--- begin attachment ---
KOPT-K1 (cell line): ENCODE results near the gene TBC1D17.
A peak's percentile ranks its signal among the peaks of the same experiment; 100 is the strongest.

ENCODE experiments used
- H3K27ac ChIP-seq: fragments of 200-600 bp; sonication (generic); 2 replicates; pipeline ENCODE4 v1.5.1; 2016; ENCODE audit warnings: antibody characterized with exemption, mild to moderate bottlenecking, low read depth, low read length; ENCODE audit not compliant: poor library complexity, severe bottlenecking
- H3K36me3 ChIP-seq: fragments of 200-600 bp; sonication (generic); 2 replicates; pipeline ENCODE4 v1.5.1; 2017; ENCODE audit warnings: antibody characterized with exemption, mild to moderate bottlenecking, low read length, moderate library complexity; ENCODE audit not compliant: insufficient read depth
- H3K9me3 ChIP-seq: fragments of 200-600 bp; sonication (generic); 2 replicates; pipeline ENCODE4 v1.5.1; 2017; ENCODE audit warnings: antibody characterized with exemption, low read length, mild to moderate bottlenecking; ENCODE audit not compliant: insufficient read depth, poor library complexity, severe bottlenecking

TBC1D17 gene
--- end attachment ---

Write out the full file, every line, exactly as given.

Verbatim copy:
KOPT-K1 (cell line): ENCODE results near the gene TBC1D17.
A peak's percentile ranks its signal among the peaks of the same experiment; 100 is the strongest.

ENCODE experiments used
- H3K27ac ChIP-seq: fragments of 200-600 bp; sonication (generic); 2 replicates; pipeline ENCODE4 v1.5.1; 2016; ENCODE audit warnings: antibody characterized with exemption, mild to moderate bottlenecking, low read depth, low read length; ENCODE audit not compliant: poor library complexity, severe bottlenecking
- H3K36me3 ChIP-seq: fragments of 200-600 bp; sonication (generic); 2 replicates; pipeline ENCODE4 v1.5.1; 2017; ENCODE audit warnings: antibody characterized with exemption, mild to moderate bottlenecking, low read length, moderate library complexity; ENCODE audit not compliant: insufficient read depth
- H3K9me3 ChIP-seq: fragments of 200-600 bp; sonication (generic); 2 replicates; pipeline ENCODE4 v1.5.1; 2017; ENCODE audit warnings: antibody characterized with exemption, low read length, mild to moderate bottlenecking; ENCODE audit not compliant: insufficient read depth, poor library complexity, severe bottlenecking

TBC1D17 gene